My grandma Alicia migrated from Zacatecas, Mexico, to the barrio of Boyle Heights in Los Angeles in the 1970s. She was a survivor of domestic violence and a single mother of six children. Her 8th grade education in a rural school permitted her to work at several low-paying jobs while in the U.S. When I was a child, I was left in her care while my parents were at work. She would make me tacos de papa when she was feeling extra generous, and she would watch 1930s Mexican films whenever they would air on television. She would take me all around the city with her on the bus, since she didn’t own a car, and she would often tell me how much she missed her father and siblings who still lived on the ranch where she grew up in Mexico.
In 2005, she lost her life to cancer, and her children, including my father, have since grown apart from one another without her unifying presence in their lives. When I remember my grandma, I remember a matriarch that spent so much energy loving me and teaching me about my (and her) cultural heritage. I remember a woman who worked the night shifts so that her children could be the first in their families to attend college. I recall a mujer that never spoke to me much about the history of physical & emotional violence inflicted upon her by her ex-husband, who fathered five of her six children, but I do remember her pride for being, as she would say, both a mother and a father. Her life is a powerful embodiment of feminism for me because she taught me that we needed to reject the machismo found in my grandfather, my dad, and other men in our communities. She knew, as I do now, that it is the women who take up the reigns and fill the many gaps that Latino men often create.
My Mom and my Mami. These mujeres are stubborn, focused, generous, and intelligent. They’ll tell you how it is but they know how to laugh, and know how to appreciate life. These are the women that taught me to be resourceful, to make use of home remedies, to buy things on sale, to pay attention, to pick things up quickly, to ask for the things I deserve, and to do things for myself. When I was younger, I remember going on long walks with Mami and having to work to keep up with her as she wound in and out of dirt paths with agility, pulling me over, under, and through. She would always make me eat lots of oranges, cut up with salt on the side. She’s healthy and put together, a Tica on a mission, a world traveler with serious cooking skills. While she’s reached a point of comfort now, she never forgets her home and the journey she made to Connecticut with her siblings to work and where she raised my mother by herself.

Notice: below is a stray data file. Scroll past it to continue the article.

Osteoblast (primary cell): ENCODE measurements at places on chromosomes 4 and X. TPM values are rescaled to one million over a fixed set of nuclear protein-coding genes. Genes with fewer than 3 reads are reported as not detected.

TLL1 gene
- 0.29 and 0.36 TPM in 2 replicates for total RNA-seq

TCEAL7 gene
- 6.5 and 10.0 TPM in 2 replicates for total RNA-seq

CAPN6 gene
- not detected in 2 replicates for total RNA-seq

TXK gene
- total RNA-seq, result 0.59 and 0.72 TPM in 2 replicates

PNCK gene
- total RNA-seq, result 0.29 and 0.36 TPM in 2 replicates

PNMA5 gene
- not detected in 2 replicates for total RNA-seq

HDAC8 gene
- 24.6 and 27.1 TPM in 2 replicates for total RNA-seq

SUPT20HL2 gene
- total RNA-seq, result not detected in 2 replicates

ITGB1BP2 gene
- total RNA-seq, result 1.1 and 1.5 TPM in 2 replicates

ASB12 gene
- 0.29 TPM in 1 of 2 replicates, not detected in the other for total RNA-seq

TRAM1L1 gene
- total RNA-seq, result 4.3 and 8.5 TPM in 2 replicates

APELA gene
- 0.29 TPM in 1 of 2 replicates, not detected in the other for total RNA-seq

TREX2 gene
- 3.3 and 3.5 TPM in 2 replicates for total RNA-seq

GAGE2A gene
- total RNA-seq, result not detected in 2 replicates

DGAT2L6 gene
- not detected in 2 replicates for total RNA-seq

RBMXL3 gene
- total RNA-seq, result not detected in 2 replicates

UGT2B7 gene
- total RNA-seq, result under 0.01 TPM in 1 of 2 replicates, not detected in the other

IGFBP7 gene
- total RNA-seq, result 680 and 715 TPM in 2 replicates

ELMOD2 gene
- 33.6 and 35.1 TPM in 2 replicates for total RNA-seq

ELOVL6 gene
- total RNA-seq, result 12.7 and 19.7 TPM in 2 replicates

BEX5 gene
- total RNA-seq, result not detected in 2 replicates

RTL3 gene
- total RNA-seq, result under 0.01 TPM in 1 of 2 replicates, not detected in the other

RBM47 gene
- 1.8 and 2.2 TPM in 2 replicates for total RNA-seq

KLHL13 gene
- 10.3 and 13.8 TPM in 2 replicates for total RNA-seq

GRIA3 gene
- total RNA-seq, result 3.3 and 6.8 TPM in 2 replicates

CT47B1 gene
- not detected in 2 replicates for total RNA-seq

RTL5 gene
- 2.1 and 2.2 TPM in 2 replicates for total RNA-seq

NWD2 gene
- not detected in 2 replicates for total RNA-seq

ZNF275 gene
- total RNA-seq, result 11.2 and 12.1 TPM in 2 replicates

My Mom has always shown me that it’s ok to leave things behind and start over, that as long as you have family and as long as you have yourself, it’s ok to be scared at first, you’ll adjust. While you may be pulled between places, you can take your home with you. As I go through college very far from home, I think of how my mom left for Costa Rica at 18 with only her broken Spanish to have her world turned upside down. A few years later she moved to Nicaragua with my father following the destruction of the revolution to join a new family.
They have kept our family afloat time and time again. Even though they value the men in their lives, they have always known when to put up boundaries, when to put themselves first and assert their independence. While Mami and my Mom have their differences, they have survived together in this country and fulfilled their dreams of making connections and relationships beyond it. I hope I can match their courage and strength to do the same.
She is my manager, my mentor, my second mother. Yolie Aleman-Rodriguez is one of my biggest influences. With her story of oppression and resistance, she was able to open my eyes to the harsh realities of a heteropatriarchal society as well as the power of being your own person and finding happiness. Being a Latina woman, her family constantly reminded her of her assumed future: a house wife. After running away from a home that prevented her from being her own person, she discovered her strengths and has since then accomplished all of her goals. Named the 2012 Woman of the Year by Mujer, Inc., she has taught me to do what makes me happy because at the end of the day, I am the only person who matters.